Our mission is to develop leaders for the profession and society—we make discoveries, enhance systems, and improve health through research, education and practice.

Our vision is to be a preeminent School of Nursing that assures health for all through leadership, innovation, and collaboration in research, education, and practice.

Leaders in Research, Education, and Practice

The University of Wisconsin–Madison School of Nursing, established in 1924, is the leading nursing research institution in Wisconsin and a crucial part of the state’s health care system.  As an integral academic partner situated in the health sciences sector of campus with the School of Medicine and Public Health and the School of Pharmacy, the School of Nursing collaborates with scientists and renowned researchers across the UW–Madison campus, the nation, and the world.  The school’s research is translational in nature and grounded in practical application—the work being done has an immediate impact on Wisconsin’s communities, hospitals, clinics, schools, and homes.

The school has an enrollment of more than 1,000 students and offers the Bachelor of Science in Nursing (BSN), Doctor of Nursing Practice (DNP), and Doctor of Philosophy in Nursing (PhD) degrees, as well as continuing education and certificate programs.

University of Wisconsin-Madison

The UW–Madison, founded in 1849, is one of the nation’s largest and most comprehensive research universities. It is comprised of 13 schools and colleges that offer 232 undergraduate majors and certificates, as well as 250-plus master’s doctoral, and professional degree programs.

UW–Madison is recognized as the flagship campus of the UW System. Its research mission is deeply ingrained with the traditions of the Wisconsin Idea and academic freedom. The Wisconsin Idea is one of the longest and deepest traditions surrounding the University of Wisconsin and signifies a general principle that education should influence people’s lives beyond the boundaries of the classroom. Synonymous with Wisconsin for more than a century, this idea has become the guiding philosophy of University outreach efforts in Wisconsin and throughout the world.

photo of nursing students working with a mannequin in a simulation suite
Photo of a group of students laughing and studying by windows in the Curran Commons.
photo of Cooper Hall courtyard


The baccalaureate degree in nursing and the Doctor of Nursing Practice program at the University of Wisconsin-Madison are accredited by the Commission on Collegiate Nursing Education.

Commitment to Diversity

Dean Linda Scott with students
Dean Linda Scott with students

The School of Nursing actively fosters an environment that welcomes diversity among its students, faculty, and staff. Awareness of diversity and promotion of inclusivity is infused into our curricula, social and educational events, and resources and services for students, faculty, and staff.

We embrace a definition of diversity that acknowledges the intersection of multiple factors, perspectives, and identities, which include but are not limited to: race, ethnicity, gender identity, sexual orientation, socioeconomic status, nationality, religion, age, and physical characteristics.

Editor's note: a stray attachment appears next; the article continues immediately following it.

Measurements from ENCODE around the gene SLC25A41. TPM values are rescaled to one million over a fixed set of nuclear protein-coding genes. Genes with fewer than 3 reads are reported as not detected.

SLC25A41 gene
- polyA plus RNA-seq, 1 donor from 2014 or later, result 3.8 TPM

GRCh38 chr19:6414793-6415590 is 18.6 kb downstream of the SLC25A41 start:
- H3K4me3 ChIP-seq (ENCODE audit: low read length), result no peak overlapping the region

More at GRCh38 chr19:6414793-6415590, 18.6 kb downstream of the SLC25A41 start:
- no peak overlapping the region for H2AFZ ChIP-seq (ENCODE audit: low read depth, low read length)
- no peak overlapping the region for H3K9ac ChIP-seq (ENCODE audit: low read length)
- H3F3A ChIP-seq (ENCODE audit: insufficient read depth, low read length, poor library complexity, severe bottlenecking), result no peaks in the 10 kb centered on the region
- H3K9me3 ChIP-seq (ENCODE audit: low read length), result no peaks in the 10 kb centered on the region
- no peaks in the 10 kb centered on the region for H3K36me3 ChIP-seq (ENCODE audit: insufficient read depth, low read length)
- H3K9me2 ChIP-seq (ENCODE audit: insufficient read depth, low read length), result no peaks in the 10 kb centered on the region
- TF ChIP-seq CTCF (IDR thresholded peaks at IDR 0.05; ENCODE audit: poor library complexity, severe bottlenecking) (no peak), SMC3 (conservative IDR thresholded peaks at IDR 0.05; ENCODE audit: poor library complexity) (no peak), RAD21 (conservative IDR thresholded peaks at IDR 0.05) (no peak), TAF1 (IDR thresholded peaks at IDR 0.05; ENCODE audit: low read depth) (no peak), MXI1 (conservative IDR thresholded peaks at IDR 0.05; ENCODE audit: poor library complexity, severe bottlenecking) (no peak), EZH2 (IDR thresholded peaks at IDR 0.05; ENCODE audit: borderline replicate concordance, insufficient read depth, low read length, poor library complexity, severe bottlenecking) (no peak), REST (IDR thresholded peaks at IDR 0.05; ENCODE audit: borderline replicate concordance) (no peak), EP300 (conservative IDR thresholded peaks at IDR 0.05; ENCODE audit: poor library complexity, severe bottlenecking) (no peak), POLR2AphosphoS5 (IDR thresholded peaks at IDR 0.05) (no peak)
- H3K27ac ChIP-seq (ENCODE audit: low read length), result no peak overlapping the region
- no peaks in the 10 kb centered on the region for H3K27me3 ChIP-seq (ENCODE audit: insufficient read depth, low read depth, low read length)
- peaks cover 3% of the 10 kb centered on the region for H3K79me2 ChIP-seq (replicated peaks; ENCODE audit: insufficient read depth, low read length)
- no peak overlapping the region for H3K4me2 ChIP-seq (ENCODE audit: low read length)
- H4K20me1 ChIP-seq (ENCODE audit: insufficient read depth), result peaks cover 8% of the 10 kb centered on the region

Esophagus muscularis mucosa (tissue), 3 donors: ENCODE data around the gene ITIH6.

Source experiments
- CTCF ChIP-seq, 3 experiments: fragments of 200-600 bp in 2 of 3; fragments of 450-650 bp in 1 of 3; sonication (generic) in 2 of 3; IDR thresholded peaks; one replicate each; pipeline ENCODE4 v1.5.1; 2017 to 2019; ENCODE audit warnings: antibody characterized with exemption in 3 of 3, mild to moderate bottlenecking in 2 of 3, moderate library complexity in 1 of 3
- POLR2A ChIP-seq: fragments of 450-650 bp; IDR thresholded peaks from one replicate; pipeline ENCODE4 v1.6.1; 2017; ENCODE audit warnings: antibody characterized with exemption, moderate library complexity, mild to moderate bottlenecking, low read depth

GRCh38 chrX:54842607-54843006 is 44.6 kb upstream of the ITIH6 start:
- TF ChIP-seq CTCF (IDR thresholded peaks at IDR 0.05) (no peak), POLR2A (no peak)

Our tradition of integrated research and practice focuses on the needs of those whose health status or social condition leaves them vulnerable or places them at risk. Our collaborative innovations increase the diversity of participation in healthcare research, promote sharing of diverse interprofessional perspectives, provide tools to support those working with vulnerable populations, and enhance community engagement.

Understanding diversity is an ongoing process that involves lifelong learning, and we believe that this continued learning is crucial to improving health, ensuring equity, and providing a positive, supportive climate in which all individuals are welcome.

Guiding Principles

Rigorous Inquiry: Promote the highest standards of intellectual inquiry and rigor, in keeping with the University’s proven commitment to the “continual sifting and winnowing by which alone the truth can be found.”

Support for Lifelong Learning: We support learning for its own sake, throughout our lives, as service to the greater good.

Intellectual Freedom and Responsibility: We defend intellectual freedom and combine it with responsibility and civility so that all who work and live on our campus can question, criticize, teach, learn, create and grow.

Acting with Integrity: We observe the highest ethical integrity in everything we do.

Honoring and Learning From Diversity: We believe in the importance of working with and learning from those whose backgrounds and views differ from our own.

Eliminating Barriers to Participation: We share the belief that neither origin nor economic circumstance should be barriers to participation in our community.

Recognition and Stewardship of Resources: We are committed to being responsible stewards of our human, intellectual, cultural, financial, and environmental resources.

Making the World Better: We promote the application of research and teaching to issues of importance to the state, the nation, and the world, and we place learning and discovery in the service of political, economic, social, health, and cultural progress.